There has been some debate among my coworkers lately about the "Hand" switch leg of a rotary HOA selector switch going directly to the coil of a motor starter. I have been making the case that this is essentially illegal; with only a few, very specific instances that it is allowed. I must admit that, for years, I have done it that way hundreds of times. I know that most electricians do this as well. But since becoming a control systems technician III it has become apparent to me that this is largely not legal.
My reasoning is based on several codes scattered through out the NFPA 79: function definitions, as well as functions that are not permitted to initiate a start of the machinery, etc In addition, the NEC has 1 informational note that is the only single reference to any controls function that supports my argument. It is the note that addresses the resetting of the O-load (yes, I know it allows it for auto-reset if no hazards would be introduced by it).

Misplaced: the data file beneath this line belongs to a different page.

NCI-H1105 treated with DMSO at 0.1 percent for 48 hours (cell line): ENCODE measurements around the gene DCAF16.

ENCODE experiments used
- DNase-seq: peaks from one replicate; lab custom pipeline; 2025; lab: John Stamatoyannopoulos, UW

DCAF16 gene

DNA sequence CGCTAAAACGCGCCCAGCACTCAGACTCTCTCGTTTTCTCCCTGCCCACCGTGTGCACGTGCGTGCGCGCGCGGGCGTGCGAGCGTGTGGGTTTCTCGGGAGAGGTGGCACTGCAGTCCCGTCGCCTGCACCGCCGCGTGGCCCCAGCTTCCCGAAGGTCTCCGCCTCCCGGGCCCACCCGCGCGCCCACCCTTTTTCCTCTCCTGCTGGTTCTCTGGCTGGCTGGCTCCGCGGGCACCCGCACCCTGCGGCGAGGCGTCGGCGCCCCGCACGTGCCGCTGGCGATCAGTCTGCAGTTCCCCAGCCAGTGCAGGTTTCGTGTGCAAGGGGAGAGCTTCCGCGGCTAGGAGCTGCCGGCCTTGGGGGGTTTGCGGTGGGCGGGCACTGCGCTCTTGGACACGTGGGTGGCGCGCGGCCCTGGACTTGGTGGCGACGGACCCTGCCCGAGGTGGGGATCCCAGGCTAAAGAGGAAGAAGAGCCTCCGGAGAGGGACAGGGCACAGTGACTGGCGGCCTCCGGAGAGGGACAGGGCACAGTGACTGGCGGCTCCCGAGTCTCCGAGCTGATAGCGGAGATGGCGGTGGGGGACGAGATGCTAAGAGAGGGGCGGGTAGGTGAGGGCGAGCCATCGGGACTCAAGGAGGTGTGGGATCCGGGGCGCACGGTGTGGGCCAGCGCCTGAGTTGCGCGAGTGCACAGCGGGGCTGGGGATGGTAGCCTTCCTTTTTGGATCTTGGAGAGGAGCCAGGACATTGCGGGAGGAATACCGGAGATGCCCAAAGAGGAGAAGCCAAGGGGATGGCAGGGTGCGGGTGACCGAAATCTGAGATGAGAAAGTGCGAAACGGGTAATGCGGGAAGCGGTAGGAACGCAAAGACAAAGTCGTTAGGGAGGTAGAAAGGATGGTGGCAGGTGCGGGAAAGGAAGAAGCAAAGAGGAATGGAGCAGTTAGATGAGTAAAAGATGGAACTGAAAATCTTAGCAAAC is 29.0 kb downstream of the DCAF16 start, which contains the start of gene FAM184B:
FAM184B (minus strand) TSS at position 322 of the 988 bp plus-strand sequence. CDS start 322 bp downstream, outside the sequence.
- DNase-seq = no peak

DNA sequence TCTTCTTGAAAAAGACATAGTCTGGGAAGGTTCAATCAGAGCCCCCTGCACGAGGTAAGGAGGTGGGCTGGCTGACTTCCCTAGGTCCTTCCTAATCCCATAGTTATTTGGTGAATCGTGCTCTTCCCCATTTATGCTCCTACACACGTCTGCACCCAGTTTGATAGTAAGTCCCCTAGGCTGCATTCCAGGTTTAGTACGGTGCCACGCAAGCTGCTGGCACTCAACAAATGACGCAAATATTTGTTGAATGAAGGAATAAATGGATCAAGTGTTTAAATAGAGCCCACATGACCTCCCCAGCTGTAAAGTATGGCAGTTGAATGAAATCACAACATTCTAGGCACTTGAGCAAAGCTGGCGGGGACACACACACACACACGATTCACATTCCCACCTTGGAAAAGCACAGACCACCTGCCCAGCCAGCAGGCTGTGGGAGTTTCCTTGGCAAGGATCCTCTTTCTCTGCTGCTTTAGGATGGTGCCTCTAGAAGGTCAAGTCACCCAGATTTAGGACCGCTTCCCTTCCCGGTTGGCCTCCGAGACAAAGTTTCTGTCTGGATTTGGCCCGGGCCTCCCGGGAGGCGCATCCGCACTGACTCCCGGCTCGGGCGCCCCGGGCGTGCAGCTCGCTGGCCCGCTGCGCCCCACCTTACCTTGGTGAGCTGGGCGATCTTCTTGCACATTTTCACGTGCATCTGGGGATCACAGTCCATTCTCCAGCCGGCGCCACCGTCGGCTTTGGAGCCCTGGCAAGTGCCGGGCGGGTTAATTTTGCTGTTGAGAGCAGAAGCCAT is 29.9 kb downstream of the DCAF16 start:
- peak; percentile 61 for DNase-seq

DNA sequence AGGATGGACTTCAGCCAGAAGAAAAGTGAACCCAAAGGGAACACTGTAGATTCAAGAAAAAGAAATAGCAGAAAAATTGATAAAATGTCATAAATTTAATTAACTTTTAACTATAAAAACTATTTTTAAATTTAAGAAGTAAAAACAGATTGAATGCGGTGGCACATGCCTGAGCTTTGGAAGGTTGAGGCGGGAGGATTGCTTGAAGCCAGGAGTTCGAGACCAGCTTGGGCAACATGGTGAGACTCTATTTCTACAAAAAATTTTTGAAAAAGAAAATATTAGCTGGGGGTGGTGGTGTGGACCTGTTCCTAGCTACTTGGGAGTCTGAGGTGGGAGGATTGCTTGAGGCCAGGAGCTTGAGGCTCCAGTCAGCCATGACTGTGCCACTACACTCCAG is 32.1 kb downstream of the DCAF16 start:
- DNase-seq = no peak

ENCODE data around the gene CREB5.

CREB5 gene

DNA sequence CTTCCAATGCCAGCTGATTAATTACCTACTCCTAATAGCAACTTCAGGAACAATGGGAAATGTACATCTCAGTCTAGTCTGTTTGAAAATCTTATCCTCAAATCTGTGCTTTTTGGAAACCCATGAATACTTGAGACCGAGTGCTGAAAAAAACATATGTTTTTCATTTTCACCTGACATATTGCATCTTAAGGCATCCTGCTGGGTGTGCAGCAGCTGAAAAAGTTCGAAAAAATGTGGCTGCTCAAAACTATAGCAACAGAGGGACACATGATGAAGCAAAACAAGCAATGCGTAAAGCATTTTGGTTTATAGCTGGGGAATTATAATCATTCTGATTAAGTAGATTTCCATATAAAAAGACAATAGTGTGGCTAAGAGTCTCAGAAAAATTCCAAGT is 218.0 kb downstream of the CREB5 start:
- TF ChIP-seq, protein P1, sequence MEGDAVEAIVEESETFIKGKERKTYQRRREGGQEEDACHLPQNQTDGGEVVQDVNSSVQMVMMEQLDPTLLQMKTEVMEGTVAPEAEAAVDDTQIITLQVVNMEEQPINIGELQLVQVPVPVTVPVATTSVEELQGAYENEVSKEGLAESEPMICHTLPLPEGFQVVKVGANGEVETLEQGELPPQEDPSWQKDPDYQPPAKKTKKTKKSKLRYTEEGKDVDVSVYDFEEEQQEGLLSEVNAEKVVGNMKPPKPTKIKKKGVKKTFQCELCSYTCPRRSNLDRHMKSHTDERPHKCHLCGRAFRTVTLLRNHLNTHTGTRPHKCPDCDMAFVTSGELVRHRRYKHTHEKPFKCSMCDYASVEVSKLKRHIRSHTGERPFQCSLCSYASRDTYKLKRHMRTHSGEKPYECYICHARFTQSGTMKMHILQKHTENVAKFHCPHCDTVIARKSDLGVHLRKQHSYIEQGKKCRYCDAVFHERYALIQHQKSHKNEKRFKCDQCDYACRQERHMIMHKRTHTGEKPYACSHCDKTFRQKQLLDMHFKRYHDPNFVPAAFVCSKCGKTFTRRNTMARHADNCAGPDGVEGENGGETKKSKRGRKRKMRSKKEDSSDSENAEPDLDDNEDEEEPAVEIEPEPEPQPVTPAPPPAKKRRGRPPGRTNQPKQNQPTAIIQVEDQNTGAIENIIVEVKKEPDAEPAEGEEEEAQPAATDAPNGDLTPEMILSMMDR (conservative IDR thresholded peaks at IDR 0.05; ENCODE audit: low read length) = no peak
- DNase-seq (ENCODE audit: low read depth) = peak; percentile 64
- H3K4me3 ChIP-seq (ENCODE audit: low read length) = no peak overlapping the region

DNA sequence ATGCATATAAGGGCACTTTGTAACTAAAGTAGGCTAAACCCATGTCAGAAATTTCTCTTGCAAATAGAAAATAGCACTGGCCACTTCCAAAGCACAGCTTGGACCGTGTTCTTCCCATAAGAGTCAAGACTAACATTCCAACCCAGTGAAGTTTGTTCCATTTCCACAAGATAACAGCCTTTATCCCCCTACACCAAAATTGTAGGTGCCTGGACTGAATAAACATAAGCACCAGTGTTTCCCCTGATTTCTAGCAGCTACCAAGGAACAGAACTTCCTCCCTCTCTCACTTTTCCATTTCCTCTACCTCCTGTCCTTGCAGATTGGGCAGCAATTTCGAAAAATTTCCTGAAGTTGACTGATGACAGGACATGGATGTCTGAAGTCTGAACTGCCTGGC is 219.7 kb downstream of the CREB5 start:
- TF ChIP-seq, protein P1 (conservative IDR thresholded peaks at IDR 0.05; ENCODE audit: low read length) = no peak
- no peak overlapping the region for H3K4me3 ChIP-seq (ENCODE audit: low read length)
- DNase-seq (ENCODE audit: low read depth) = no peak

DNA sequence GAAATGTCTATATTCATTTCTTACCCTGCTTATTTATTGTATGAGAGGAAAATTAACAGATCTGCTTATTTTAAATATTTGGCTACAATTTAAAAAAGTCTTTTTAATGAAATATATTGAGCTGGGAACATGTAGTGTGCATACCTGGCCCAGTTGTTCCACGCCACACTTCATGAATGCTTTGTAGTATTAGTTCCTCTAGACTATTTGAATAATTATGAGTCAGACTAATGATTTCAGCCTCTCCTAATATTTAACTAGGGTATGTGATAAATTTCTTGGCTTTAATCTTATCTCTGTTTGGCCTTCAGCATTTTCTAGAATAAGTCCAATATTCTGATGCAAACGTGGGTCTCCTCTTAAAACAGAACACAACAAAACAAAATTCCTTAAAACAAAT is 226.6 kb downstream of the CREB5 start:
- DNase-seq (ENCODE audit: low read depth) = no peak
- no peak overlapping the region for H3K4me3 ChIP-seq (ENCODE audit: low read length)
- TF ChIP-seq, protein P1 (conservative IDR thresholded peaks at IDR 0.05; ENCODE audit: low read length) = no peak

In my experience too, a facility electrician, especially an outside contractor, would have no expectation of starting a machine when trouble shooting by resetting the O-load, a CB, E-stop, etc. This could easily cause additional hazards when all personnel are not expecting a start.
I am looking for other NFPA codes that address the hazards of unexpected start-up. Perhaps NFPA 101 has some guidelines as to operators of machinery and safe start-up procedures? Or federal utility requirements in the event of a power outage and restoration? If there are no hazards from an unexpected start-up, what is required to make that assessment and document?
Thanks in advance for any info...